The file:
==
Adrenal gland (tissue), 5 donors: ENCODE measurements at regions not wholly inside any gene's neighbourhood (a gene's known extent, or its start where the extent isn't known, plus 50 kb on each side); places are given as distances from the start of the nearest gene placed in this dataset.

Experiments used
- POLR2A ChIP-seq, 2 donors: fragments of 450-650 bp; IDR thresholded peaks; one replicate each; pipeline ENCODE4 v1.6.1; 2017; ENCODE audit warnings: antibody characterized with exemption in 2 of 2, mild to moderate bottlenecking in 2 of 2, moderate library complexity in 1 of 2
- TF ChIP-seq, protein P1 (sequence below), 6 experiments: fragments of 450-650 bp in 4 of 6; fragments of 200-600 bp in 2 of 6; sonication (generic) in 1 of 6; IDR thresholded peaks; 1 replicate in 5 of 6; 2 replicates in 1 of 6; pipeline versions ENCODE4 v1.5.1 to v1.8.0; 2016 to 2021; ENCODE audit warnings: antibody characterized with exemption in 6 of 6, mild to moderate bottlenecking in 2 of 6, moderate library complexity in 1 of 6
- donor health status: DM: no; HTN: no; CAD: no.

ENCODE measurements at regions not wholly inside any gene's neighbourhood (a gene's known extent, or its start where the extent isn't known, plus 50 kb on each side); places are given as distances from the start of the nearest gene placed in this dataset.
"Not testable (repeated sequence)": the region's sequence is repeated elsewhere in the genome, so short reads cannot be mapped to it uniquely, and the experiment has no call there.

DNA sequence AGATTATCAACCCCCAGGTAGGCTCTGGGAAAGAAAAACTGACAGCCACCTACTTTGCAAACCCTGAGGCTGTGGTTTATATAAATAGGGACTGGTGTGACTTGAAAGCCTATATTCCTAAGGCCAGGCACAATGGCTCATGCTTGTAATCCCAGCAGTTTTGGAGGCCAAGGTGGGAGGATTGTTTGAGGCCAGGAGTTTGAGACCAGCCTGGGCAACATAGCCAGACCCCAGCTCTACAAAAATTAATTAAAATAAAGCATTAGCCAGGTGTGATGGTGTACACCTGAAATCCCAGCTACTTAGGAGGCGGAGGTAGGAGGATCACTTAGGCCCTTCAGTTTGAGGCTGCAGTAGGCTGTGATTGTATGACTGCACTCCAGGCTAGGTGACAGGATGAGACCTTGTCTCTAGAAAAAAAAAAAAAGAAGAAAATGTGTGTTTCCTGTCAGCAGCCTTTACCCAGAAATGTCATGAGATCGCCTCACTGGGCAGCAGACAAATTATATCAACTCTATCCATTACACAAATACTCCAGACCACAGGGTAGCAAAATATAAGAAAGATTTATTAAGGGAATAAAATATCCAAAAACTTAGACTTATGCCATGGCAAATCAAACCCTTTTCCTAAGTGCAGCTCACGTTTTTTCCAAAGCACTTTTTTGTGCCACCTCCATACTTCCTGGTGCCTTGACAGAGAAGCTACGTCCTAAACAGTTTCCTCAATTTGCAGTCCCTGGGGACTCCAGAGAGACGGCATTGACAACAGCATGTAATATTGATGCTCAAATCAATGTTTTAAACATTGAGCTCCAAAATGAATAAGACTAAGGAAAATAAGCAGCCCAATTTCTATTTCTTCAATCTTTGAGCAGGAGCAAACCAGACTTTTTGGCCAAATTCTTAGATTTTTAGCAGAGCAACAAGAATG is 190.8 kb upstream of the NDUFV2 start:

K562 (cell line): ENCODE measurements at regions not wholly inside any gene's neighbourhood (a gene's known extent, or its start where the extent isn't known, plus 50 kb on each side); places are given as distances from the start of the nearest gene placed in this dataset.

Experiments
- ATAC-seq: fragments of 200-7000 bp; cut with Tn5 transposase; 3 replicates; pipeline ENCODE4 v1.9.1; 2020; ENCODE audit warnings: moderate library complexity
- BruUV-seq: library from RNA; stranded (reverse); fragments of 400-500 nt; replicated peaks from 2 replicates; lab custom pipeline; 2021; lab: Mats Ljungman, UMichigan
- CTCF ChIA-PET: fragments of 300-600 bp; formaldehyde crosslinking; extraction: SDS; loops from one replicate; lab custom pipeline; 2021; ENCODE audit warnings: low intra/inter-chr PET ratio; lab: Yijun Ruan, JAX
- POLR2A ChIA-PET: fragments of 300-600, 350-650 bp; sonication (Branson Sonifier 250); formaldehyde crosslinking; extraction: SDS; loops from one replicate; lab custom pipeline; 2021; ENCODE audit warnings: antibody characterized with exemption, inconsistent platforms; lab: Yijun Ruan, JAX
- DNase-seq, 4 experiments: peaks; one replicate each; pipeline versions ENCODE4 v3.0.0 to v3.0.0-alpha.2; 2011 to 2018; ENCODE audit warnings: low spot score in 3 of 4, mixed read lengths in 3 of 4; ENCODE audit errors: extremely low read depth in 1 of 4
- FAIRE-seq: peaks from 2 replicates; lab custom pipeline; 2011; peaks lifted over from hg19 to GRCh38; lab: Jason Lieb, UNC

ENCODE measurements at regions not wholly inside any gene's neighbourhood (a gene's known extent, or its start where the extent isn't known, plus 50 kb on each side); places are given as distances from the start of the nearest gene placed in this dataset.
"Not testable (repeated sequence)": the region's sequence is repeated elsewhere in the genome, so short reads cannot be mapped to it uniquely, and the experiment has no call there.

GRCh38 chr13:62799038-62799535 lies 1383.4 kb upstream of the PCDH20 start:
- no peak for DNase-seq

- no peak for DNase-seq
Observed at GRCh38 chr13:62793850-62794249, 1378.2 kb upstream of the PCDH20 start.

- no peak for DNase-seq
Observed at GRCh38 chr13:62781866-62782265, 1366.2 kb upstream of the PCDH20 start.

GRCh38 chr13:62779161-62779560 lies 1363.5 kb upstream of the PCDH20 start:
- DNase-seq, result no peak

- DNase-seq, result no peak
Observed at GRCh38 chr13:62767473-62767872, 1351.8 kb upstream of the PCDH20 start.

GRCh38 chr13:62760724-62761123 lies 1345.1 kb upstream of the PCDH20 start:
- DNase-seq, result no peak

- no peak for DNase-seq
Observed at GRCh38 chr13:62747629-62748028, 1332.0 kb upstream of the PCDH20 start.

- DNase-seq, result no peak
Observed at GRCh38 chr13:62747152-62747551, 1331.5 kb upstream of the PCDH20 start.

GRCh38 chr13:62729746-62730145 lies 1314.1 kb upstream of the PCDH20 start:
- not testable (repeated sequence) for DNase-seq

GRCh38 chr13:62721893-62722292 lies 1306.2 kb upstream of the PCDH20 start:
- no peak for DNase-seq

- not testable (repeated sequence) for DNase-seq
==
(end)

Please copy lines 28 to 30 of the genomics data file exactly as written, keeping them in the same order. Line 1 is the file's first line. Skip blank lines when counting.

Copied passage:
Observed at GRCh38 chr13:62767473-62767872, 1351.8 kb upstream of the PCDH20 start.

GRCh38 chr13:62760724-62761123 lies 1345.1 kb upstream of the PCDH20 start:
- DNase-seq, result no peak